Kids are a gift to science and vice versa, our two science gurus agree. From the moment they come out of the womb babies are engaged in their own survival, exploring, testing, hypothesising, each in their unique way. Take your youngest “outdoors!”, says Durant, to the garden, the park, the beach, the aquarium. Offer them more of what they engage in—different-shaped leaves, squeaky balloons, life textures, wind rustling and water splashing, fur and feathers, bones and shells, fruits and vegetables, rocks and rubble—shadows. Follow their gaze and glee and grab the opportunity for shared adventure.

Send scientists back to school...

Science never sleeps (ask a biologist who’s had to make 2am treks into the lab to check on their Petri dishes!), and it certainly doesn’t stop when the annual Science Week wraps. “We have great programs happening nationally, like the Questacon Smart Skills Initiative, which takes young scientists out on the road to help students and teachers right around the country develop and nurture their entrepreneurship, innovation, creative-thinking and design skills,” says Cerini, adding that those skills go beyond science and also inspire students “who don’t normally engage with traditional science subjects”.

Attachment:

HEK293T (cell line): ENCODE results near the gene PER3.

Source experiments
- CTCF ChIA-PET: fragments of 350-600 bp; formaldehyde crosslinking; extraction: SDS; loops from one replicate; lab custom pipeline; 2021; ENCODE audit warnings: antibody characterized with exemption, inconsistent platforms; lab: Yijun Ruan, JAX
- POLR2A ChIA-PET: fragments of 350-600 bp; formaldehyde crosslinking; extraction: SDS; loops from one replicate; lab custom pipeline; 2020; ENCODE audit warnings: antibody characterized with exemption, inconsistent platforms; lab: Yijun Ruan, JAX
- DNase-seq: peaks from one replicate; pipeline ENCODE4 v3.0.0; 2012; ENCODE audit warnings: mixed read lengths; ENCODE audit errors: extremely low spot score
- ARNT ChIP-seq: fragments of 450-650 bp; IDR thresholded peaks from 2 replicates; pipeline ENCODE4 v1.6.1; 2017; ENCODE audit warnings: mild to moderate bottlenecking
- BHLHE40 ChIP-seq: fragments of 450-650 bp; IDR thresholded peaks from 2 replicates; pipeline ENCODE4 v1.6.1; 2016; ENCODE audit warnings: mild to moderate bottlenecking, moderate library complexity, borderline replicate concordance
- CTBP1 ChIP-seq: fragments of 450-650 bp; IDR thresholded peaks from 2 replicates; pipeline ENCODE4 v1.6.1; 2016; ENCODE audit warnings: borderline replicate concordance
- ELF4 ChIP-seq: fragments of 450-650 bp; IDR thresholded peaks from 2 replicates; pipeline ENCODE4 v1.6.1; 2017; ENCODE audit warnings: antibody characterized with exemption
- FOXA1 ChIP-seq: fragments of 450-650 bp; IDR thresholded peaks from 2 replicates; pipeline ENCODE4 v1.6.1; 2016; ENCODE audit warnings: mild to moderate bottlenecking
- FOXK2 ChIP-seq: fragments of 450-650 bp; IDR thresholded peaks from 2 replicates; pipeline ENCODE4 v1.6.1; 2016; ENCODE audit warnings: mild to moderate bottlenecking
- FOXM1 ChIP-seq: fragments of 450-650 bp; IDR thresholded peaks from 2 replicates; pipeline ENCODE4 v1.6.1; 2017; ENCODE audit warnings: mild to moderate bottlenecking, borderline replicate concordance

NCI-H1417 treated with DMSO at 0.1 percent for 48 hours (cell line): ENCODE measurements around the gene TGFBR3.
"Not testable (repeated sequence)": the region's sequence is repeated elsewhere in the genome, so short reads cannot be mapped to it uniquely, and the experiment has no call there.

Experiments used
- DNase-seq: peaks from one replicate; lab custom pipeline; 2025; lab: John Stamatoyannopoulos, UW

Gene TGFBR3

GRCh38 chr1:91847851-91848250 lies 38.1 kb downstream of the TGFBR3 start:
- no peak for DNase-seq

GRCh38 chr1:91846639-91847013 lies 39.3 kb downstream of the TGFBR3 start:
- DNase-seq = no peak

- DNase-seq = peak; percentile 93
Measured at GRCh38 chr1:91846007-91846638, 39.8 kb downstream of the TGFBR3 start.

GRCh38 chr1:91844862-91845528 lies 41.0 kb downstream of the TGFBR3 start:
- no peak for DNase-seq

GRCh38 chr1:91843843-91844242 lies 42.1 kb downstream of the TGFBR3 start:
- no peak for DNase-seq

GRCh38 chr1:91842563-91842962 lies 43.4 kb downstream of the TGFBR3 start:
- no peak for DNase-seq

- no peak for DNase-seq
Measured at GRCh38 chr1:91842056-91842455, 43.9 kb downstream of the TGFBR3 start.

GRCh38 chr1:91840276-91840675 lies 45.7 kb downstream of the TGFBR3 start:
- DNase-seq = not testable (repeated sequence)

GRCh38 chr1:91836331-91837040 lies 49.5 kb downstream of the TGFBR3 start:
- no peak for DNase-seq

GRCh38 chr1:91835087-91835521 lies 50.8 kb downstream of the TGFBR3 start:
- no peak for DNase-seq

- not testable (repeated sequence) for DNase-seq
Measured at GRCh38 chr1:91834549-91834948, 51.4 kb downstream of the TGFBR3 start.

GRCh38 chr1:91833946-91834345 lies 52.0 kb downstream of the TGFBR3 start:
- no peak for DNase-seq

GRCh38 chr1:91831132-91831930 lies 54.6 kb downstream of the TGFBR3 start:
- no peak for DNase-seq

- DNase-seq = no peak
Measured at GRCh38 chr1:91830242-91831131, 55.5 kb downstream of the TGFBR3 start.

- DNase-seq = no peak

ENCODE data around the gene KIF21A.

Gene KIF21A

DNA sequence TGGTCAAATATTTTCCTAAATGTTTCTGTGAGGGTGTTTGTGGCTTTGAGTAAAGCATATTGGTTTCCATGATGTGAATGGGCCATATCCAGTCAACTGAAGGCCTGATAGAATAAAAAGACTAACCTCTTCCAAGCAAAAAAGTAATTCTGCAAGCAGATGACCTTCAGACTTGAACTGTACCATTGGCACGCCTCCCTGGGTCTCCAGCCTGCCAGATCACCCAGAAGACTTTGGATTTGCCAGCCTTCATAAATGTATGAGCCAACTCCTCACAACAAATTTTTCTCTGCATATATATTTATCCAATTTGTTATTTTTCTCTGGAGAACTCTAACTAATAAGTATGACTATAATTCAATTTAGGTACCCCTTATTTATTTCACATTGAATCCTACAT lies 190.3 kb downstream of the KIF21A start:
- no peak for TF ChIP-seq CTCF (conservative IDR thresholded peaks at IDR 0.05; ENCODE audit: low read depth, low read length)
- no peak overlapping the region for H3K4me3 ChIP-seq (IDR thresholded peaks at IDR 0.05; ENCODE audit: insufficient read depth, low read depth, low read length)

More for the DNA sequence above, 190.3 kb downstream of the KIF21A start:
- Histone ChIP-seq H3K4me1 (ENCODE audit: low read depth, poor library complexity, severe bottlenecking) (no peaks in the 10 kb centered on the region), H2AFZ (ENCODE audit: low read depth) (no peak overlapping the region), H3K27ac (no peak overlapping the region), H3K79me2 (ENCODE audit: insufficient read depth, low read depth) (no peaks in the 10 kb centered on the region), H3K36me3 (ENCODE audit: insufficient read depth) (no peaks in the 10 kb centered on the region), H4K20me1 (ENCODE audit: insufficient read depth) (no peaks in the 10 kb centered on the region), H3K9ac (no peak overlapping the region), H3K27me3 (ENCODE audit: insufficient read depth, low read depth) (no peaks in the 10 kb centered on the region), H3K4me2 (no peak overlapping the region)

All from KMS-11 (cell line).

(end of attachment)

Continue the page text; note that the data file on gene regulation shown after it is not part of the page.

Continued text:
… and keep schooling teachers in the latest science

Technology is moving fast, and it’s imperative to help teachers—especially in primary schools—keep up so that they can best harness the natural curiosity of their students, because the whole world is one big science lab to children. “We have a great education system and there are some great initiatives happening to support teachers in the classroom, and to develop their skills. Every teacher who feels confident in their science and talking about complex issues, informs other teachers and inspires hundreds of kids,” says Cerini.

Invite everyone into the lab of life